You’ve got to give yourself permission to let your skills catch up with your imagination. – Every beautiful vase starts as a lump of clay.

Also, don’t forget a little step in the process called “Revision”. You make it rough at first, you adjust, you tweak, you refine, and repeat, until you have what you envisioned.

My high school math teacher, Mr. Ball, used to always tell us kids, 

“It doesn’t have to be perfect to be excellent.”

That little quote has stuck with me since and allowed me to have grace on myself with the process of growth.

13. Evaluate Your Progress

Identify which things you enjoy/are picking up quickly and which things you feel like need more focus, then adjust accordingly to use the easier aspects to gain momentum and confidence to tackle the more challenging aspects.

This will also let you know which elements of learning might be a good idea to ask for some help with.

In addition, if there’s a sub-skill that you’re having trouble learning, look for other resources you can use until you find one that explains the process to be followed in a way that’s easy for you to understand.

14. Look for the Discomfort Zone

This one is borrowed from Marelisa Fabrega.

In The Practice of Practice: How to Boost Your Music Skills, Jonathan Harnum explains that you have to practice in your discomfort zone.

Your discomfort zone is the level that you’re pushing yourself to get better at a skill, but doing this without going into the zone at which the challenge is greater than your current skills’ capacity.

In simpler terms, this means that you don’t want to spend your practice sessions simply repeating things you already know how to do. You constantly want to be pushing yourself to step slightly out of your comfort zone.

Here’s a quote from Marelisa Fabrega:

"When training, you want to be successful about 60 to 80% of the time. If you’re failing less than that your practice sessions are probably too easy, and if you’re failing more than that they’re too hard.”

15. Set A Deadline

Whether it’s a date you will share your skill with others, use it for an event, or perform it, having a deadline will keep you accountable to the process of developing your skill.

For example: “Learn to speak French eventually” isn’t as motivating as ordering a plane ticket to Paris in 6 months.

Now that example is a bit extreme, but you get the idea.

“Work expands so as to fill the time available for its completion.” - Parkinson’s Law

This basically means that you will use however long you have to accomplish a goal to finish it. Remember back in school when you had a month to write a paper, then you procrastinated until the day before to write it? Yeah. ’Nuff said. Deadlines create essential urgency that keeps us accountable to finishing.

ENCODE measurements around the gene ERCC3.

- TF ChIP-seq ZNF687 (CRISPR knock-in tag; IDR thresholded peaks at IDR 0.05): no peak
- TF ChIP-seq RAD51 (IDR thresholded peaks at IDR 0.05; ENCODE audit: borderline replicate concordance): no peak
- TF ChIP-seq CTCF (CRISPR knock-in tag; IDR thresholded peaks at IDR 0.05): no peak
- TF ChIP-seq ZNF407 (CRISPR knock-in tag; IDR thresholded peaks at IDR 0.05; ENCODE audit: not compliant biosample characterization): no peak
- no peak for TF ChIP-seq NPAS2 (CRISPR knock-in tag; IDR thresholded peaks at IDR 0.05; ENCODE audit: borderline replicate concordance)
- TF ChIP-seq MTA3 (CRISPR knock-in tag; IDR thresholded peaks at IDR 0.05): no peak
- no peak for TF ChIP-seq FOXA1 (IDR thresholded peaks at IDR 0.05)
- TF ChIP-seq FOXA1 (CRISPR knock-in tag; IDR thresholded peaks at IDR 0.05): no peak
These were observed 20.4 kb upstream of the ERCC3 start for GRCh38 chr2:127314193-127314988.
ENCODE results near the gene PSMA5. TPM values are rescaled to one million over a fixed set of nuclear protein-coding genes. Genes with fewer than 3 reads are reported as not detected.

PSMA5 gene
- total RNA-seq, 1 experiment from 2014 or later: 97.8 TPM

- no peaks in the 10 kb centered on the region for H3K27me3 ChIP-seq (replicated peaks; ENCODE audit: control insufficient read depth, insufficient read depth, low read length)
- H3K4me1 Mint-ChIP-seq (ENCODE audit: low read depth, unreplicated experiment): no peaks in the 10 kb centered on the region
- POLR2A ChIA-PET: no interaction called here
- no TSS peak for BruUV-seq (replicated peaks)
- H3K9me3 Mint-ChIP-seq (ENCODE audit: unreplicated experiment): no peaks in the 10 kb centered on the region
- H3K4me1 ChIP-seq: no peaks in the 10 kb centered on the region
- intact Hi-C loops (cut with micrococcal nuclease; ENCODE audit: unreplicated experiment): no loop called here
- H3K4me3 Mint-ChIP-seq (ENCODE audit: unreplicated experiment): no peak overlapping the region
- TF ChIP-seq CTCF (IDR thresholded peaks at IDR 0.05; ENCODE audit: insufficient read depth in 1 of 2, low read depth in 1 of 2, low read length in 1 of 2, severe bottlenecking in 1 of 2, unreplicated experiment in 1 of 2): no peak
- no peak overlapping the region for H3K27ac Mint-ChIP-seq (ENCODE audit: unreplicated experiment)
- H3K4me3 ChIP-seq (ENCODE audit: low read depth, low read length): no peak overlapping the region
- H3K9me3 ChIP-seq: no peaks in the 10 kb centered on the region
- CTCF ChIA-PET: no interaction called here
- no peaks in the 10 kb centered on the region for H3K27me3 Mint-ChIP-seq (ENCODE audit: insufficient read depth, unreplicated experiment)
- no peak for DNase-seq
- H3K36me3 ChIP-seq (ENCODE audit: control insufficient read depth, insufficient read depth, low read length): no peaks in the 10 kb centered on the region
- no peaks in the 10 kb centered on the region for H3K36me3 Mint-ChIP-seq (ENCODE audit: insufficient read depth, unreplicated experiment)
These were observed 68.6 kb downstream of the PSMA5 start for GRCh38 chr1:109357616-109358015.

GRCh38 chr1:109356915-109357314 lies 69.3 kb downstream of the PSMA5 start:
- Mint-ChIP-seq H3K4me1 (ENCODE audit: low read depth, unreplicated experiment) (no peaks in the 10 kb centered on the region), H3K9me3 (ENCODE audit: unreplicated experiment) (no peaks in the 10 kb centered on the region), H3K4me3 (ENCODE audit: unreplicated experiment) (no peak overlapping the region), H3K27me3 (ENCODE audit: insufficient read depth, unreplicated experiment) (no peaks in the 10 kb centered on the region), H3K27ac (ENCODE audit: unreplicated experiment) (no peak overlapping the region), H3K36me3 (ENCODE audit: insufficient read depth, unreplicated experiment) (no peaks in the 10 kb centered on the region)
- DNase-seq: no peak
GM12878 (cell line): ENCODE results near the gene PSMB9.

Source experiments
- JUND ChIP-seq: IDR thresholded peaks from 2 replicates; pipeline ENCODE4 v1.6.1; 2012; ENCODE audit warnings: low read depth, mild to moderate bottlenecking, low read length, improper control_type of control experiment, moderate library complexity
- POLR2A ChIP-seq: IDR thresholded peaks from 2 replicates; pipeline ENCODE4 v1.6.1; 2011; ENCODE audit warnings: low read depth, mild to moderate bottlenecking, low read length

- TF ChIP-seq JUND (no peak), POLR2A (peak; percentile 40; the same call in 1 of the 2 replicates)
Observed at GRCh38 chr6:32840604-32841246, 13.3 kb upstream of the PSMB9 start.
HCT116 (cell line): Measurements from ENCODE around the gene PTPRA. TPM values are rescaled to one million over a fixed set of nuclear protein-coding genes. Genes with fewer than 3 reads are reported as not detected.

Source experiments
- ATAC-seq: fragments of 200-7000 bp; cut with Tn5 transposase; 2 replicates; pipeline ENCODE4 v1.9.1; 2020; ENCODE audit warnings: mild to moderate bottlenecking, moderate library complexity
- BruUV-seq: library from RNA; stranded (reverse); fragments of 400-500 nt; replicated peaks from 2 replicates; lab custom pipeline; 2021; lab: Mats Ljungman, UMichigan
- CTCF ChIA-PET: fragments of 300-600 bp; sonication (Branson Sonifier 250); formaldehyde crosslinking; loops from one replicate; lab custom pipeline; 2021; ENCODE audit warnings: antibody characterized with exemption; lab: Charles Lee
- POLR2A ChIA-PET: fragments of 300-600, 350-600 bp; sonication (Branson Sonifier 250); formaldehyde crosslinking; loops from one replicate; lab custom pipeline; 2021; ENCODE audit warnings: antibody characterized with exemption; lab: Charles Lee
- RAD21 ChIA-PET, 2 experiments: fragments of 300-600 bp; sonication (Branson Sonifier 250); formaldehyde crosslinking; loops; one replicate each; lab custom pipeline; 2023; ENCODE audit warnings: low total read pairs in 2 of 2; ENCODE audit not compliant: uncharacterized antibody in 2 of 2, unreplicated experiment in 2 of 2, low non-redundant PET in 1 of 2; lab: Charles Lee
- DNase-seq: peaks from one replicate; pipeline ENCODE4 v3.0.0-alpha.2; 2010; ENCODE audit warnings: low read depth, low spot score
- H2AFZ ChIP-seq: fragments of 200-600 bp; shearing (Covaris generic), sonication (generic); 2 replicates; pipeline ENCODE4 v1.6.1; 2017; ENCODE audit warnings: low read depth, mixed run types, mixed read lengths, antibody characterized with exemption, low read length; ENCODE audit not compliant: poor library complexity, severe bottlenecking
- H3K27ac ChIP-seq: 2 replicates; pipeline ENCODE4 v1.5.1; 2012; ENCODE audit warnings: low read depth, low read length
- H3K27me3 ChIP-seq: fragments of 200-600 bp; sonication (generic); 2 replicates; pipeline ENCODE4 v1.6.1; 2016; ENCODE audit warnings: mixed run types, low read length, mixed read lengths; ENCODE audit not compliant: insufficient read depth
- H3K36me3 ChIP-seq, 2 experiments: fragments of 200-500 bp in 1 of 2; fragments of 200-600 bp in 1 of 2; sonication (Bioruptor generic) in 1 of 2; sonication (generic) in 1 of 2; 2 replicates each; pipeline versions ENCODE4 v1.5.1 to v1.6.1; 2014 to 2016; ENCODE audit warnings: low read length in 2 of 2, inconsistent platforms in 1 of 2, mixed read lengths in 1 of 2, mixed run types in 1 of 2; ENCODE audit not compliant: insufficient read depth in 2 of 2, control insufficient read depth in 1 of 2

16. Learn YOUR Way

Your process might be different than others - are you more hands on? Visual? Do you need facts/stats? Does a bullet list help most, or for someone to show you?

Be ok with the results looking different then your inspiration or reference.

Each of us are unique, and so we will create things in a unique way. Even if you are inspired by someone else, do YOUR version of what you’re trying to do. Be ok with the imperfections, nuances, and individual style that comes from the way that you do it - that’s what makes it UNIQUE to YOU!

17. Define what it means to “Master” the skill

Be Specific. Having a clearly defined goal will help you know how to measure your success.

It helps you know when you’ve actually reached your goal, or if you still have more to learn. It will also make it much more rewarding when you do reach that point.


  • Instead of “Learn Guitar” > Learn to play a specific song
  • Instead of “Learn to cook Better” > Cook dinner for my friends
  • Instead of “Draw better” > Draw my tattoo design using crosshatching
  • Instead of “Become more Outgoing” > Meet 2 new people this week and learn one new thing about them
  • Instead of “Learn Photoshop” > Create an inspirational quote poster for my room

In his article “How to Learn Anything: A Real-World Guide to Mastering Any New Skill”, Jeremy Duvall explains that he wanted to learn to code. But, “I want to learn to code” was too vague of a goal. So he made his goal more specific: “I want to learn CSS positioning so I can redesign some elements of my website”

He recommends that in order to make your goal more specific, you ask yourself the following questions:

  • What specific problem am I trying to solve by learning this skill?
  • Are there certain aspects of the skill that are more applicable to my situation than others?

18. Tell others about it…maybe.